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Posted Saturday, January 10, 2009  

Son of Charles Taylor, Ex-President of Liberia, Is Sentenced to 97 Years

By CARMEN GENTILE                                                                        

MIAMI — The son of a former Liberian president was sentenced Friday to nearly a century behind bars for his role in orchestrating the deaths and torture of his father’s enemies.
charles taylor 1
In this wehaitians.com file photo, Charles G. Taylor, on steps, ex-president of Liberia, arriving Wednesday, March 29, 2006, in Sierra Leone after being caught in Nigeria while fleeing war crimes charges.
Judge Cecilia M. Altonaga of Federal District Court here sentenced the son, Charles McArthur Emmanuel, also known as Chuckie Taylor, to 97 years in a federal prison for torture and torture conspiracy involving seven victims and the use of a firearm in a violent crime.

Mr. Emmanuel, 31, was also ordered to pay $7,500 in restitution to each of the seven victims named in the federal indictment. His father, Charles Taylor, is awaiting trial in The Hague on war crimes charges.

Mr. Emmanuel’s conviction came in the first use of a 1994 law that allows for the prosecution in the United States of acts of torture in other countries. During months of testimony, witnesses recounted how Mr. Emmanuel, the head of Liberia’s notoriously violent Antiterrorist Unit from 1997 to 2003, ordered punishments like electric shock, red-hot clothes irons and even biting ants on prisoners during interrogations.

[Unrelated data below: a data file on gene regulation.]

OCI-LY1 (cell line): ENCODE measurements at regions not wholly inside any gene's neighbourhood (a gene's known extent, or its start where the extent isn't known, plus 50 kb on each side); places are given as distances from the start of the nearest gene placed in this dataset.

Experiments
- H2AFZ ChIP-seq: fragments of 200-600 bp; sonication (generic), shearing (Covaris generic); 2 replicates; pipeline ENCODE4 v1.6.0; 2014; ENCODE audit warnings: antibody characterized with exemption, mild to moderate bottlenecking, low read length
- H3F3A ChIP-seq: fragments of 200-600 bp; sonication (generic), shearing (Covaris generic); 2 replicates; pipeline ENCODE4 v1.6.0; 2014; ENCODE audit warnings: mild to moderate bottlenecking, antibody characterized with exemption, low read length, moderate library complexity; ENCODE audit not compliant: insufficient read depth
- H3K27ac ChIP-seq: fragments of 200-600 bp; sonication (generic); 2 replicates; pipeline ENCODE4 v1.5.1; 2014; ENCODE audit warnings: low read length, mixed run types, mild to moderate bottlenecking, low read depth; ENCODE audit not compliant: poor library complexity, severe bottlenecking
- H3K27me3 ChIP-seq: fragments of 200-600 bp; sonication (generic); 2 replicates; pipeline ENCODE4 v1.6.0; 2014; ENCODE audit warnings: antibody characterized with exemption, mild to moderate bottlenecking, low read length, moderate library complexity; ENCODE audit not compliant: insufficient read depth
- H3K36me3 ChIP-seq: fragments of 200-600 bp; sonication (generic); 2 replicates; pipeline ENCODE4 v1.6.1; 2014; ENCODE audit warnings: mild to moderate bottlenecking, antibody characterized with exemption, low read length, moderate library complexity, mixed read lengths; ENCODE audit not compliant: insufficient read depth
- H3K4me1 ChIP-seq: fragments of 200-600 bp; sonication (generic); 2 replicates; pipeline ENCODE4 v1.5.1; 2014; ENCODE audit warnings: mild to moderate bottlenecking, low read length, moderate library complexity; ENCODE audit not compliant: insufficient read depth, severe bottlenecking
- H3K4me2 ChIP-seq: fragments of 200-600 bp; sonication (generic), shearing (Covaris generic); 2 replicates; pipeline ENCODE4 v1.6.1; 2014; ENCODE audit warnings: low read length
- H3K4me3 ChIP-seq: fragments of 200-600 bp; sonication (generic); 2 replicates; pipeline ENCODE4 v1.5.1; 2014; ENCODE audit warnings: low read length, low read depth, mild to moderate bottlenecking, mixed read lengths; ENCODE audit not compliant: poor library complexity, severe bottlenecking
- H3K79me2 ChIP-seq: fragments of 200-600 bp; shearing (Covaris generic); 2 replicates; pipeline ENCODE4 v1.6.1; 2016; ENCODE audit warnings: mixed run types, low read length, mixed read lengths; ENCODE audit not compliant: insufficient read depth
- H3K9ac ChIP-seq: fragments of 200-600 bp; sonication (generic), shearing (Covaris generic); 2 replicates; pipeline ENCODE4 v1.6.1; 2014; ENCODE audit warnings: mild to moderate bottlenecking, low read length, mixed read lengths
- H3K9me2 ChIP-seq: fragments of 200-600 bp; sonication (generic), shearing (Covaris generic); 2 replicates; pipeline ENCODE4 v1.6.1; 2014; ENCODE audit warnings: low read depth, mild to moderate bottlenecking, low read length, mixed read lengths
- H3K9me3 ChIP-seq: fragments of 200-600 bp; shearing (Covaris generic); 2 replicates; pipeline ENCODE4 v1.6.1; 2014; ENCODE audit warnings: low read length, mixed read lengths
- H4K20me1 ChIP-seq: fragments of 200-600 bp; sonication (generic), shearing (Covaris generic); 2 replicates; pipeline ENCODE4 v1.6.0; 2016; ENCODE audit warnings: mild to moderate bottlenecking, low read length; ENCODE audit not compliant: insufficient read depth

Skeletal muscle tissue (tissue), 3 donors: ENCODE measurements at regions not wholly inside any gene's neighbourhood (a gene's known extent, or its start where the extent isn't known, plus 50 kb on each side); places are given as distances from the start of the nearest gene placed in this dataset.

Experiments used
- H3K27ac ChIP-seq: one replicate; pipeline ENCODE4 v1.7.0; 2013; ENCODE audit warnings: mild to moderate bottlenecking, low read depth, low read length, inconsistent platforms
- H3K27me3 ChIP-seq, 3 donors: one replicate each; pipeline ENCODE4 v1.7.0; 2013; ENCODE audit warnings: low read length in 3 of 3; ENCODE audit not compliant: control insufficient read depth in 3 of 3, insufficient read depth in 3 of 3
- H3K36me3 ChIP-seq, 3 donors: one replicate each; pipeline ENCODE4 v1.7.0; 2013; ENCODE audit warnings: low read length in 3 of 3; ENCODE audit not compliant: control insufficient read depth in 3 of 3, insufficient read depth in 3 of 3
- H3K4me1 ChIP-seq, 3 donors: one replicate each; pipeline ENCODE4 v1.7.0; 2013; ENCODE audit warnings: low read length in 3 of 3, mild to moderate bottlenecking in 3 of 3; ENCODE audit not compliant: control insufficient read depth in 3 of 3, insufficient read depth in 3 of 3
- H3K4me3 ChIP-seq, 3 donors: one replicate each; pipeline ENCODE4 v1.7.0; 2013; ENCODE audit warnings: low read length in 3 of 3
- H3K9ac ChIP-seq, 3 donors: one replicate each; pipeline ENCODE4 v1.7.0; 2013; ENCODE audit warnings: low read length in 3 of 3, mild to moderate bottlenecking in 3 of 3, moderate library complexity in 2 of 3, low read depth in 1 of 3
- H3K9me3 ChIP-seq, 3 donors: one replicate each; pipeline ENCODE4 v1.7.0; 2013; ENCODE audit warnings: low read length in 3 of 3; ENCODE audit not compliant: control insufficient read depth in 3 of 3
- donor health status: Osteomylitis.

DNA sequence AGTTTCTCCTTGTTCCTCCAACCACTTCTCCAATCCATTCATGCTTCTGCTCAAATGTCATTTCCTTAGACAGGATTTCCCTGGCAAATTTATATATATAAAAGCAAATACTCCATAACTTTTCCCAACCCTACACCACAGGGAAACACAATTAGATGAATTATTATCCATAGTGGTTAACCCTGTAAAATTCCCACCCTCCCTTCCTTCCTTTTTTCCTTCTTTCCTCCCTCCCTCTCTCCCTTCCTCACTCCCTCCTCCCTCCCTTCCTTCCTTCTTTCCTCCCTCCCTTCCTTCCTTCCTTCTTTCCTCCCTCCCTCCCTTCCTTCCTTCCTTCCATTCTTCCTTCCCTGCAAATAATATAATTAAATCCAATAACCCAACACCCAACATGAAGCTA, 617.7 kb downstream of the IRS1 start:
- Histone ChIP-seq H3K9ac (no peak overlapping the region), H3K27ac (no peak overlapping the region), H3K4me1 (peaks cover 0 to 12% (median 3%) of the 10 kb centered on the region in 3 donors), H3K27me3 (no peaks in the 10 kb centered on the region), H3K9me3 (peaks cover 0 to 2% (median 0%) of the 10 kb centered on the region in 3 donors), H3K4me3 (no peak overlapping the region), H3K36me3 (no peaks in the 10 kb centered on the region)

“It is hard to conceive of any more serious offense against the dignity and lives of human beings,” Judge Altonaga said before sentencing Mr. Emmanuel, who stared blankly, stroking a bushy black beard.

Prosecutors had originally asked for a sentence of no less than 147 years.

“How much time is enough for pressing a hot iron into human flesh?” the federal prosecutor, Karen Rochlin, asked.

Born in Boston, Mr. Emmanuel spent most of his life in Orlando, Fla., with his mother, stepfather and older sister. He was sent to live with his father in Liberia as a teenager, a few years before Mr. Taylor won the presidential election in 1997. He was arrested on charges of carrying a false passport when he arrived in Miami from Trinidad in March 2006.

In his final statement to the court before sentencing, Mr. Emmanuel maintained his innocence, though he expressed remorse for the victims on both sides of Liberia’s civil war.

“I am sorry, my brothers and sisters, for what has happened to you during the conflict,” he said, turning to those in the courtroom who were torture victims and the families of those killed during the 14-year civil war.

Copyright 2009 The New York Times Company. Reprinted from The New York Times, National, of Saturday, January 10, 2009.
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